Black History 365: Susie King Taylor

Susie King Taylor, teacher and nurse, achieved many firsts in a lifetime of overcoming adversity and helping elevate others out of slavery. As the author of Reminiscences of My Life in Camp with the 33d United States Colored Troops, Late 1st S.C. Volunteers, she was the only African American woman to publish a memoir of her wartime experiences. 

Susie Baker was born into slavery near Savannah, Georgia in 1848. Despite Georgia’s harsh laws against the formal education of African Americans, she attended two secret schools taught by black women. Her literacy proved invaluable not only to her but to other African Americans she educated during the war. She became free at the age of 14 when her uncle led her out to a federal gunboat plying the waters near Confederate-held Fort Pulaski.

Baker and thousands of other African American refugees found themselves seeking safety behind Union lines on the South Carolina Sea Islands. She soon attached herself to the First South Carolina Volunteers, the first black regiment in the US Army. First organized by Major General David Hunter, the military governor Rufus Saxton would become the driving force behind the unit’s creation.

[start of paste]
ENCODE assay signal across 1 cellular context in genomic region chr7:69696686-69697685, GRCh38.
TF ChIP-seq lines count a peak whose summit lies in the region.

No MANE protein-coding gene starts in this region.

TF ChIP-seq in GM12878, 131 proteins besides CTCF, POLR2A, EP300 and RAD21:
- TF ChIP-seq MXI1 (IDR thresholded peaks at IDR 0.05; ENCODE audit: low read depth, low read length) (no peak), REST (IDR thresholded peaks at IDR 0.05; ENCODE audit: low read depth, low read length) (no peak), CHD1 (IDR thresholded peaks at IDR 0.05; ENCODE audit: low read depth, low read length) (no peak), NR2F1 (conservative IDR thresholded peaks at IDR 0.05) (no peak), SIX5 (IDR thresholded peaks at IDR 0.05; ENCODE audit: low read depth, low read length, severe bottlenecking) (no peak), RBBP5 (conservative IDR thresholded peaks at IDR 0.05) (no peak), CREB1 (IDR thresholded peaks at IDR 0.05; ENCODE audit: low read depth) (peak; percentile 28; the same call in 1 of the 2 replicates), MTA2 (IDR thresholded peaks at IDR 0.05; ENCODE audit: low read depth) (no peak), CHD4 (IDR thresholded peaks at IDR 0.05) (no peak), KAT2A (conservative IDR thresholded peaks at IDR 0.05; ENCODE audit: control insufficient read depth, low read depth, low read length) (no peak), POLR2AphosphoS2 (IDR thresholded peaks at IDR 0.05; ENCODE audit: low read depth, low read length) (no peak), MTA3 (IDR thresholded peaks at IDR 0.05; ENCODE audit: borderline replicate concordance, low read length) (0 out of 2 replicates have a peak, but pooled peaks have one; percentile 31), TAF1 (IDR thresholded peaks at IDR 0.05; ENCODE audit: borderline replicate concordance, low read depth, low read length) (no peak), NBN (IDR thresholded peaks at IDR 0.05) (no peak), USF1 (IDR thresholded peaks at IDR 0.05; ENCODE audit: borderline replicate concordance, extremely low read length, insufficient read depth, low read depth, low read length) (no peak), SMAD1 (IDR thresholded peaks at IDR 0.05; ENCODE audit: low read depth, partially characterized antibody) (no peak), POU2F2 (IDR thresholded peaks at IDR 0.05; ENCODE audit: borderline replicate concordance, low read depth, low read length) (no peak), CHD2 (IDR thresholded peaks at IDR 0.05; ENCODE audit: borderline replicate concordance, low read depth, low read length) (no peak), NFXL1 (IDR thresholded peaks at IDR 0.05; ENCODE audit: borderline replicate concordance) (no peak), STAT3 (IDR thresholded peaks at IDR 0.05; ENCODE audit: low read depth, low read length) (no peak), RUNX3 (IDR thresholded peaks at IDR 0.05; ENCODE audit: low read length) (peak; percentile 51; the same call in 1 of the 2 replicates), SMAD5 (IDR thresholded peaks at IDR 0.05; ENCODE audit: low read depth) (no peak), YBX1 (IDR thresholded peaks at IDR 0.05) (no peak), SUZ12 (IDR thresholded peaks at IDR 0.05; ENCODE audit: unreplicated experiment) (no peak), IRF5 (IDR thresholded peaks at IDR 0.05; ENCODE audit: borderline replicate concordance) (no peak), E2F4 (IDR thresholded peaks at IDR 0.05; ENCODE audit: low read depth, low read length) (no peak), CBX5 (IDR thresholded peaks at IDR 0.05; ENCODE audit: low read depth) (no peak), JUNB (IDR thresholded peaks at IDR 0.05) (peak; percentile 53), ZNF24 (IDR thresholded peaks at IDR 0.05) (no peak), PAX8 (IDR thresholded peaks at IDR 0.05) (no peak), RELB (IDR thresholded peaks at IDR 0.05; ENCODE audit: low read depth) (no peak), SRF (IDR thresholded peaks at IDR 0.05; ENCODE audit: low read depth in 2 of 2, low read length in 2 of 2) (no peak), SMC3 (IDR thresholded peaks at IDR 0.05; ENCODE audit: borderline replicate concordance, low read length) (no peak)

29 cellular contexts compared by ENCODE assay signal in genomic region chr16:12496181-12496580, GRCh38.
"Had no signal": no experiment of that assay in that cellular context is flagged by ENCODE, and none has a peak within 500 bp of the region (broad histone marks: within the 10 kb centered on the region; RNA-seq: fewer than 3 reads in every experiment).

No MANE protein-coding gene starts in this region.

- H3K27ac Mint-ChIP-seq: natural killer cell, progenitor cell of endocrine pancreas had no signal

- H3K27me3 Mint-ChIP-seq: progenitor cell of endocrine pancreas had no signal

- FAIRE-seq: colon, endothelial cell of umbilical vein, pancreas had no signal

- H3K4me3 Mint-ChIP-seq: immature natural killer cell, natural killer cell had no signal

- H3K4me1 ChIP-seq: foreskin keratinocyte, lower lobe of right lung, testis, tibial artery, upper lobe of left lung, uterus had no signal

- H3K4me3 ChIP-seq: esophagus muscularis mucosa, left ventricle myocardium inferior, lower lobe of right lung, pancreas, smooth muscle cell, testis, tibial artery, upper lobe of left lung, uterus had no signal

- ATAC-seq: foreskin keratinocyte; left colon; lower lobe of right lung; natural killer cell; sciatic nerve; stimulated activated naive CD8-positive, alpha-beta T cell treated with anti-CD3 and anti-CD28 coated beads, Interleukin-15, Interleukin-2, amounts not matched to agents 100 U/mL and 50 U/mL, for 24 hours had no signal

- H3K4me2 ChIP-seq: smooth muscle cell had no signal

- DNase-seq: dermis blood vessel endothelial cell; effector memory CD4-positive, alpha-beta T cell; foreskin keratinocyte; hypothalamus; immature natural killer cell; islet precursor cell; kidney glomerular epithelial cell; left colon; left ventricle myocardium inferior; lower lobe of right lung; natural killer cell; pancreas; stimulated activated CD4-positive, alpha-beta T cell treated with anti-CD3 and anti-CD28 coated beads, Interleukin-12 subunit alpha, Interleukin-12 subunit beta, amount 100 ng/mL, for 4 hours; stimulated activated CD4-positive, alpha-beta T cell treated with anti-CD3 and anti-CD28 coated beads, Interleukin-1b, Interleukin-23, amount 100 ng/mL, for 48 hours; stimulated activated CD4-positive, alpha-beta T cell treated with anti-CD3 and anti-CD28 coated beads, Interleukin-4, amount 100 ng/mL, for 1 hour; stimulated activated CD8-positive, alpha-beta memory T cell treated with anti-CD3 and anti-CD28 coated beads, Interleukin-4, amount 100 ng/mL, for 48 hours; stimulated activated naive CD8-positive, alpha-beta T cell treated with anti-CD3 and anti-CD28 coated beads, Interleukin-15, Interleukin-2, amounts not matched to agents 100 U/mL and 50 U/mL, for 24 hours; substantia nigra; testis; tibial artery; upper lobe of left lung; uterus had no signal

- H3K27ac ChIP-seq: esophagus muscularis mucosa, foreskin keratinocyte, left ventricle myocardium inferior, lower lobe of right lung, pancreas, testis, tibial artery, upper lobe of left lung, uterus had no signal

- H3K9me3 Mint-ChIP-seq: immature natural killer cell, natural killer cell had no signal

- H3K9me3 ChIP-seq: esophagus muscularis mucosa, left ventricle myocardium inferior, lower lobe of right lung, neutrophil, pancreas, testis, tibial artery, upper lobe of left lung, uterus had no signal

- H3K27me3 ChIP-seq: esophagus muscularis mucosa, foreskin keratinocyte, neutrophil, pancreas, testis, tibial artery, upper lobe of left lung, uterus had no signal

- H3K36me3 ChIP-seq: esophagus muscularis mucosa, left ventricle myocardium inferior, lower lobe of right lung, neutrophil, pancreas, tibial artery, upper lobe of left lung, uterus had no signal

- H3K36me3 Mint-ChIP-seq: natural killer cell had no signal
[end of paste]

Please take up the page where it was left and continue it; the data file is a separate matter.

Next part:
Taylor originally worked as the regimental laundress and throughout the war would perform the essential duties of cooking and washing. However, her literacy proved most useful and enabled her to serve as the reading instructor for the regiment of former slaves. The unit’s white abolitionist colonel, Thomas Wentworth Higginson, later wrote of his men, “Their love of the spelling-book is perfectly inexhaustible.” 

Taylor married Sergeant Edward King of the First South Carolina in 1862. Together they remained with the unit until it was mustered out of service in 1866. Postwar, the Kings moved to Savannah, Georgia. She hoped to continue her teaching career and opened a private school for the children of freedmen. Unfortunately, her husband died the same year, and a public school opening caused her private school to fail. By 1868, Taylor was forced to find work as a domestic servant. 

She moved to Boston in 1872 where she married Russell Taylor in 1879. She devoted much of the rest of her life to work with the Woman’s Relief Corps, a national organization for female Civil War veterans. She died in 1912, ten years after publishing her memoir.